After that, things smoothed out a bit. We got our weekends back in December (most of us), but some people still came in to get stuff done. I remember when I started thinking of Fridays as almost like vacation, because we got to go home at 6pm (officially). Saturdays and Sundays became flurries of activity as one would try to get all appointments and chores and errands done on those days while also trying to remember one's spouse's name and maybe squeeze in some free time.

After about month 4, though, things start to get rough again. Personally, even though I haven't worked as many Saturdays as others since an email went around saying that Saturdays were on a "need-to-work" basis, I found myself coveting my evenings more. I started going out to meet my fiance' for dinner, and I began to lose my gruntle over the fact that I couldn't choose to go to a decent sit-down restaurant because I had to get back to work that night. We ate a lot of fast food (and still do) and enjoyed about an hour of staring at each other because we're both too tired to talk about anything, and there's nothing to talk about anyway but work.

You start to realize that you can call in sick one day and still do over 40 hours that week. And you do call in sick, because physically, you're exhausted, and colds and stuff just blow you over like a house of cards in a stiff breeze. Before crunch, I called in sick maybe once or twice a year. Since crunch started, I think I've called in sick 5 times in 6 months. Personally, I think I have reached a symbiotic relationship with my own cold virus, which provides me with an entertaining "stoned" voice, while I provide it with shelter and Quizno's sandwiches.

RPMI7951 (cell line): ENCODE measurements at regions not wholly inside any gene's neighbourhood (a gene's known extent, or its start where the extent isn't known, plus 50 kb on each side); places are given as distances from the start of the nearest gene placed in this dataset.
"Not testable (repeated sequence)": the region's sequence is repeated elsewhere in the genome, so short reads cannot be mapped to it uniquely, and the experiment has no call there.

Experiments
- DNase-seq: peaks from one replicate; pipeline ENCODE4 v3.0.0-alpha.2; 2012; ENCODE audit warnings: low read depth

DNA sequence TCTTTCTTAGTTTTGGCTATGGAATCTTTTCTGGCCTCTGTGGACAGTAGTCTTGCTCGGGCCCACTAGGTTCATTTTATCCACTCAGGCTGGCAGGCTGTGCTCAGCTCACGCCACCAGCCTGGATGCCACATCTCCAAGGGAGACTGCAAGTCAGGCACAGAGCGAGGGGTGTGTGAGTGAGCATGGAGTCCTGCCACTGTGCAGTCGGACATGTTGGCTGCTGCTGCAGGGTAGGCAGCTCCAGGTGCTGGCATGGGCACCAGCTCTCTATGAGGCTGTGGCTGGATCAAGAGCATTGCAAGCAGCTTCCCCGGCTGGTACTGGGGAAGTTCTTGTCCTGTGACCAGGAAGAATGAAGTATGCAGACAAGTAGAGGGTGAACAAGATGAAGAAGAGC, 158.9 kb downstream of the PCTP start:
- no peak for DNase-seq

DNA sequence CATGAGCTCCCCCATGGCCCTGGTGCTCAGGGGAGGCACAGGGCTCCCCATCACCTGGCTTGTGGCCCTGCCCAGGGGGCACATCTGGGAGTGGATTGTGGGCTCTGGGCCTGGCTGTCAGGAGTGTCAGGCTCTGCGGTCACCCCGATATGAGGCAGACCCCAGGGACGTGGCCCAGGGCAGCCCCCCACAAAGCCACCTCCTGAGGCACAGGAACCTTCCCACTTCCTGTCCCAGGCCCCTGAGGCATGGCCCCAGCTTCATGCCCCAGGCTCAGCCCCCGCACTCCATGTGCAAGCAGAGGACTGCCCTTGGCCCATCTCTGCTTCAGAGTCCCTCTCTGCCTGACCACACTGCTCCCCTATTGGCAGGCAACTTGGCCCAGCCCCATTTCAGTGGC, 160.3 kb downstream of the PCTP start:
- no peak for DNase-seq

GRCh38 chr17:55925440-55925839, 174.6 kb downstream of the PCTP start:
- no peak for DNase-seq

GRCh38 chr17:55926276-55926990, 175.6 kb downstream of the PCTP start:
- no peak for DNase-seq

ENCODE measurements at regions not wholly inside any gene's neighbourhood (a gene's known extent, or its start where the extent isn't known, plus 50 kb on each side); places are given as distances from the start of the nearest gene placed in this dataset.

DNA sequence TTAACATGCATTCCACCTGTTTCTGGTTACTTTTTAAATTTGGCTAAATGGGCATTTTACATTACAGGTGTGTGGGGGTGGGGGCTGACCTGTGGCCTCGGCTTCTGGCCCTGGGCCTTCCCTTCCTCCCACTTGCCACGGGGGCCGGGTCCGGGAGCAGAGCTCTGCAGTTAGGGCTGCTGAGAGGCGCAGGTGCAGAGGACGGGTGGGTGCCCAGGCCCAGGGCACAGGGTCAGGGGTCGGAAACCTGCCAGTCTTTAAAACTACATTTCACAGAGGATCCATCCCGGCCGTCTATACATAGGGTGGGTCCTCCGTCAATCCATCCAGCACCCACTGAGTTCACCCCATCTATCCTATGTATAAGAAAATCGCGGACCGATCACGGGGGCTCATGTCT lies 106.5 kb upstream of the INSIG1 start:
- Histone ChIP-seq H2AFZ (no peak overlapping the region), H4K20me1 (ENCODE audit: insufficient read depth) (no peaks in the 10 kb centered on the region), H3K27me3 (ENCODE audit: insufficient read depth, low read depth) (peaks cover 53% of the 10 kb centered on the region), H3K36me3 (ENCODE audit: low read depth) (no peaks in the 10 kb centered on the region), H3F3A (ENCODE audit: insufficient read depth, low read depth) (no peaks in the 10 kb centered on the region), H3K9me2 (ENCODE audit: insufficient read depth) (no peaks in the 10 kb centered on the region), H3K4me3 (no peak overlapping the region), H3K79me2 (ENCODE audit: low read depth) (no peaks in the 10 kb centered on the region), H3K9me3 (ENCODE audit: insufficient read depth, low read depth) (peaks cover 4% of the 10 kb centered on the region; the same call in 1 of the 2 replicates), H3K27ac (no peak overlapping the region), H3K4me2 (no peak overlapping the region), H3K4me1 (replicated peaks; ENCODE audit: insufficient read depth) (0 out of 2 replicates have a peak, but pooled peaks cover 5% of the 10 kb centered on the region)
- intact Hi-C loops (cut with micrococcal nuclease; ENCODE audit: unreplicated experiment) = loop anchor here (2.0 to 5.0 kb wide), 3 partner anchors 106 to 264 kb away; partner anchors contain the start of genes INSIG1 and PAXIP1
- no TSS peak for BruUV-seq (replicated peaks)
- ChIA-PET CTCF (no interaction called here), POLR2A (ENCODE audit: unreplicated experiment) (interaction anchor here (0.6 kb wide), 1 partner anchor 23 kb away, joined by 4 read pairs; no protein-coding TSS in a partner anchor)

Then I notice myself making little mistakes. Back in August I bragged 12,000 words edited in one 9-hour day. I'm not sure my mind could take that now. Little distracted mistakes, errors of not knowing an answer and not asking someone who did. Visible errors that a man with a well-rested mind wouldn't make. And I'm grumpy, and I'm holding dear to my weekends, because I can't seem to live for work but there doesn't seem to be much else going on. And the one weekend in over a month my girl and I can spend together starts as a disaster (early morning spent cleaning and running garbage back and forth between my 4th floor apartment and the dumpster in the parking lot, punctuated with a flat tire and a trip to Canadian Tire). She had planned a dinner party for that night, the first Saturday we had together in so long, and it was a rite of passage for our finally-furnished apartment and our recognition of a sizeable passel of friends after moving here in May.